It is a privilege to be invited to appear before this Committee on Public Works to express the viewpoints of both the National Association of County Officials and the supervisors intercounty committee on the proposed legislation concerning public works programs.

In the instance of H.R. 10113, the proposed Public Works Coordination and Acceleration Act, I am presenting this statement for both the supervisors intercounty committee and the National Association of County Officials. As a member of NACO, which represents more than 9,000 county officials in more than 3,000 counties in the United States, I am proud that the policy statement contained within the NACO county platform favors the creation of an independent office

to advise the President and the Congress on the status of public works construction, planning, and future needs. It is through such an office that public works projects of the Federal, State, and local government could be encouraged and coordinated.

I should like to include for the record the exact policy statement as contained in the NACO county platform which is as follows:

The President, by Executive order, has temporarily set up an Office of Public Works Coordinator. This unit has been extremely helpful to counties and other local units in developing advance planning for public works which both reduces the cost of public facilities and provides a backlog of projects available for increased public spending in time of economic distribution. We endorse the aims of this program and recommend that the Congress establish this Office permanently by appropriate legislation.

This proposed legislation H.R. 10113, is vitally important if there is to be established the ability to mount a prompt and effective program aimed at combating recessions, or persistently high levels of unemployment such as presently exist in the State of Michigan, and particularly in the six-county Detroit metropolitan area.

We in county government look to this proposed legislation with the firm conviction that the establishing of such an office for coordinating and accelerating public works projects constitutes a useful and practical approach toward construction of vitally needed public works facilities. We believe that Congressman Blatnik's bill creates the mechanism whereby minimum expenditure of Federal funds could result in a maximum increase of needed facilities and employment so necessary not only in the Detroit metropolitan area but throughout the entire State of Michigan.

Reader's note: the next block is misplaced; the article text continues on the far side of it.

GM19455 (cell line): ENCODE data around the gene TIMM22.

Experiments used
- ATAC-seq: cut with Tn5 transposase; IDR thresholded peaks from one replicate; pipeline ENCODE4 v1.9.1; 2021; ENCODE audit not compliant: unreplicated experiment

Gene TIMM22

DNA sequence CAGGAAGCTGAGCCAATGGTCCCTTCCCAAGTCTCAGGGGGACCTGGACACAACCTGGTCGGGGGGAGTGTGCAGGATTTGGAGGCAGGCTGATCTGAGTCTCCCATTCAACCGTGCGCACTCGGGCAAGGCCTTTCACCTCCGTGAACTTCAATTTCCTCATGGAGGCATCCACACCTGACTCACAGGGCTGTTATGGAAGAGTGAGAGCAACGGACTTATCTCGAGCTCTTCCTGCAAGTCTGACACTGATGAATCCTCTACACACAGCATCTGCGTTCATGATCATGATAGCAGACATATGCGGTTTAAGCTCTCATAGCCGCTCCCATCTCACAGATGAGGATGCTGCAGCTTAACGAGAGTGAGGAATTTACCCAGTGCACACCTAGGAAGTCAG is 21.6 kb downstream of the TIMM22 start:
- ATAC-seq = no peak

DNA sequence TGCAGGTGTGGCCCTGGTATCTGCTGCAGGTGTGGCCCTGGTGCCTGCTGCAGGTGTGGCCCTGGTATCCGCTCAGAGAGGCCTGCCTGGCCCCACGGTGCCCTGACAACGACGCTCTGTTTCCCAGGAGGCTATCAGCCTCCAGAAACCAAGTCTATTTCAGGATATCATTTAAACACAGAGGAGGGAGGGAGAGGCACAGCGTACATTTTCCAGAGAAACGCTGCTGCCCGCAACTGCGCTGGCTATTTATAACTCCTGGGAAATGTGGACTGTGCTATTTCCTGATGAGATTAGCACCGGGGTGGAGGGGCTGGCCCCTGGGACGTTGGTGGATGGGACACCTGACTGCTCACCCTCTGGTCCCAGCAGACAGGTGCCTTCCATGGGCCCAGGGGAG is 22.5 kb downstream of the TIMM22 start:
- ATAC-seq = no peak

Both H.R. 10318, the proposed Standby Capital Improvements Act and the $600 million capital improvements program which the President submitted to the Congress on March 26, 1962, are, from the standpoint of the supervisors intercounty committee, vitally important to the six-county Detroit metropolitan area. Together they provide a logical approach toward ultimate solution of our continuing serious lack of badly needed public works and facilities, and high rate of unemployment in the region.

As a specific example of the fiscal problems county government faces, I would cite the fact that the three largest counties in the Detroit region have 53 percent of their total county budget dedicated to welfare activities, such as direct relief, hospitalization of indigents, and the care of children. The percentages are as follows: Macomb County, 55.4, Wayne County, 55, and Oakland County, 57.6. As is certainly apparent there is very little, if any, money left for the building of badly needed facilities that will not only provide much needed employment and protect the public health, but also result in an orderly serviced, properly financed, and well-planned Detroit metropolitan

In April of 1961 the supervisors intercounty committee assumed the responsibility of gathering and preparing, for presentation to the present Federal and State administrations, a compilation of vitally needed public works projects in the Detroit six-county area. These various projects had a total estimated cost of $1,206 million and would have provided a total estimated 300,770,000 labor man-hours. I will be happy to make available to this committee a copy of that survey.


The supervisors intercounty committee is presently engaged in compiling an updated and revised listing of public works projects in the six-county Detroit region which should be in finalized form by the end of April. This also will be made available for the committee's use at the earliest possible time.

I think one copy has been furnished each member of the committee; if not, we will be happy to submit them.

I should like to point at this time to the accomplishments of one county-noted upon following through on the original compilation. You will note the construction of approximately $53 million in public works projects, of pending HHFA applications to the extent of approximately $3 million, and the changing of category in various planned projects so that construction could be accomplished within a relatively brief period of time. With the addition of new items to the overall listing, I believe this type of advance planning will prevent yesterday's mistakes from recurring, and also preclude a continuing cycle of redevelopment.